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The wiki entry on the Poincaré-Hopf theorem claims that it "relies heavily on integral, and, in particular, Stokes' theorem". However, in the sketch of proof given there which is more or less the one in Milnor's Topology from the Differentiable Viewpoint there is no integration.

Does the proof become easier by using Stokes' theorem? Is there a good reference?

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Do you mean the WikiPEDIA article? – Henning Makholm Apr 24 '12 at 14:28
@t.b. Thanks for including the link – Jochen Wengenroth Apr 24 '12 at 16:03
That wasn't me, I only fixed some typos :) You can see what was changed by whom by clicking on edited x time ago above the last editor's name. – t.b. Apr 24 '12 at 16:06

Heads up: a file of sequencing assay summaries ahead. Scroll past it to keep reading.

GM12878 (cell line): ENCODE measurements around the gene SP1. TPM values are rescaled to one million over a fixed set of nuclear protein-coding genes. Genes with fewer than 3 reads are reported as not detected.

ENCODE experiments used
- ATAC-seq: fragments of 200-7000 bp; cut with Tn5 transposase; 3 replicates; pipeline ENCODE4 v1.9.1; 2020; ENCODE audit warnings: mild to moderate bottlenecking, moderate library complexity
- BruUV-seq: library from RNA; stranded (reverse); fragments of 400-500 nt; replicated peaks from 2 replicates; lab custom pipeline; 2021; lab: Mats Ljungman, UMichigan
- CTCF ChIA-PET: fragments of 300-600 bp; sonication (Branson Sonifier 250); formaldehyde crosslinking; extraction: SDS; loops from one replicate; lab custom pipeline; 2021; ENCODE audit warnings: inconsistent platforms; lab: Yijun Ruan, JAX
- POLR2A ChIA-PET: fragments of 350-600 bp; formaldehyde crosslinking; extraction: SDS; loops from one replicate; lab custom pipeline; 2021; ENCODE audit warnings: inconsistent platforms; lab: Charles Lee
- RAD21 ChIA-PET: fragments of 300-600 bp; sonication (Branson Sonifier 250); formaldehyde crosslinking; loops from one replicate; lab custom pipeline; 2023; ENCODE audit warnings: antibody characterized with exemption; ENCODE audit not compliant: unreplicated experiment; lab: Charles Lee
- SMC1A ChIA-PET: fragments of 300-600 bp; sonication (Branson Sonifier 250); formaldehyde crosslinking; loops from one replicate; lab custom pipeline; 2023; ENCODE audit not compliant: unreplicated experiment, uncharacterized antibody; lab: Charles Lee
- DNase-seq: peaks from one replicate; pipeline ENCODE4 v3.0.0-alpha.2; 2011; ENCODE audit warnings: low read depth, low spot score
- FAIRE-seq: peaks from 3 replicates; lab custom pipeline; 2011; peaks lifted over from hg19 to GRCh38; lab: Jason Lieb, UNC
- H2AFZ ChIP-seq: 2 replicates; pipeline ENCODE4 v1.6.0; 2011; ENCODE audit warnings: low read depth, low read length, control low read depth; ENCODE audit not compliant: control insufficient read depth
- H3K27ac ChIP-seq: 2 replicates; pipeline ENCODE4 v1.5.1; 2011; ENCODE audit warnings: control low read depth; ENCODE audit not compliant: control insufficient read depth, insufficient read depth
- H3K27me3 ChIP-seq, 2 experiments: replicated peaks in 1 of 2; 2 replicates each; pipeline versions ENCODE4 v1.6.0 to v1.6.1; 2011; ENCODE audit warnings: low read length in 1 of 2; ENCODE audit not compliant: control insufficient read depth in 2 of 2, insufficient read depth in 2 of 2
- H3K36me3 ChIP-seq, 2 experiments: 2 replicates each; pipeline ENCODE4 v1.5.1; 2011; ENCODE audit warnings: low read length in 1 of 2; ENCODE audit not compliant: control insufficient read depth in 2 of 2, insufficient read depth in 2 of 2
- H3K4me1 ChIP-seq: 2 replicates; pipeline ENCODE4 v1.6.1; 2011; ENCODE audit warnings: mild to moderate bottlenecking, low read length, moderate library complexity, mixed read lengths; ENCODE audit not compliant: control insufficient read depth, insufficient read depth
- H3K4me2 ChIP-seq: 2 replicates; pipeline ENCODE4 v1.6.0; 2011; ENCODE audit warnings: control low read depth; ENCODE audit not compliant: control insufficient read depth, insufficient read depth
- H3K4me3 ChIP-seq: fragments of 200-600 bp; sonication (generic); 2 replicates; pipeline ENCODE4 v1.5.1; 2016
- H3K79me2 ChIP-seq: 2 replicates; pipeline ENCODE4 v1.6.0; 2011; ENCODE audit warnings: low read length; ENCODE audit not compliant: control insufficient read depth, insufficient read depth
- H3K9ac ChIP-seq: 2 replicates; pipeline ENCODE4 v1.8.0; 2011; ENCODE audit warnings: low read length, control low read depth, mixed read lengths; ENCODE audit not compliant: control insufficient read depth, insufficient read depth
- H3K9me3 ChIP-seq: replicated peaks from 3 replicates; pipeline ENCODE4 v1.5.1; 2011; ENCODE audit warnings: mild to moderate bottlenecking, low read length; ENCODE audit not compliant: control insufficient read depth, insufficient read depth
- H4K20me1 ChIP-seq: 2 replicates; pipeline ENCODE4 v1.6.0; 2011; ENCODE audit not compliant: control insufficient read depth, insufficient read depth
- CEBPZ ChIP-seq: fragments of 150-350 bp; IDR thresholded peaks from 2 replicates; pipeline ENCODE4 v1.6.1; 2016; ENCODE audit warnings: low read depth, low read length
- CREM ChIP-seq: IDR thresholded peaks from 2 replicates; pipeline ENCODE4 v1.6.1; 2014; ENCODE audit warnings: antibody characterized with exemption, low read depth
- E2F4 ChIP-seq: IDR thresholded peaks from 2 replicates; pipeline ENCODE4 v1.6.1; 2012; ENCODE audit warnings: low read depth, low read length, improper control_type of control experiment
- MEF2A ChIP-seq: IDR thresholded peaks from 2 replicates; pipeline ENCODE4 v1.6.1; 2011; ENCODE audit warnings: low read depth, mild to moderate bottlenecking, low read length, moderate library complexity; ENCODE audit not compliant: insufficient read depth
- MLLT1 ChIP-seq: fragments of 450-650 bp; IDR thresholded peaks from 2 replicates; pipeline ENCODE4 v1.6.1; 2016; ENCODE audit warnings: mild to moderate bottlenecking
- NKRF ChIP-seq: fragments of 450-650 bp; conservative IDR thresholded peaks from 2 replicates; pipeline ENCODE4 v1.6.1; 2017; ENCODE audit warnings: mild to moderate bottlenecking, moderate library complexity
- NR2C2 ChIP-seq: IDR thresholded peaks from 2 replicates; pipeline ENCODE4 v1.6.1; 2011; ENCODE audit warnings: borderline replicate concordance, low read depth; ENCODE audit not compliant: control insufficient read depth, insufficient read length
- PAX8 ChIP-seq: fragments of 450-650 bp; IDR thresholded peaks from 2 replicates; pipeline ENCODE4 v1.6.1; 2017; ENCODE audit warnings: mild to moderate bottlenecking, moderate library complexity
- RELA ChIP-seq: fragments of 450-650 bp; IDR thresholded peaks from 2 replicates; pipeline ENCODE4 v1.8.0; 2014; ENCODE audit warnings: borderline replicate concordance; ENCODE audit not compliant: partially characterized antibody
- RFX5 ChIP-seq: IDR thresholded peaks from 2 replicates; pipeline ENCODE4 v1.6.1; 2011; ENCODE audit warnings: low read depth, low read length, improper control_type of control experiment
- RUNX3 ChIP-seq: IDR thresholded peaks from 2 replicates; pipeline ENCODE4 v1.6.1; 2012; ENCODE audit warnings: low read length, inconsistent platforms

1 Answer 1

In step 3 of the scketch you read "the degree of the Gauss map". Now one has to look for the definition of the degree of a map $ f:M\to N$. But that map gives a linear map in de Rham cohomology $f^*:H^m(N)\to H^m(M), n=\dim(M)=\dim(N)$. Stokes theorem says that the integral of $m$-forms induces an isomorphism $\int:H^m\to R$ an this transforms $f^*$ (by change of variables in the integral) into a linear map $R\to R$. Such a linear map is the product times an scalar $d$: this is the degree of $f$.

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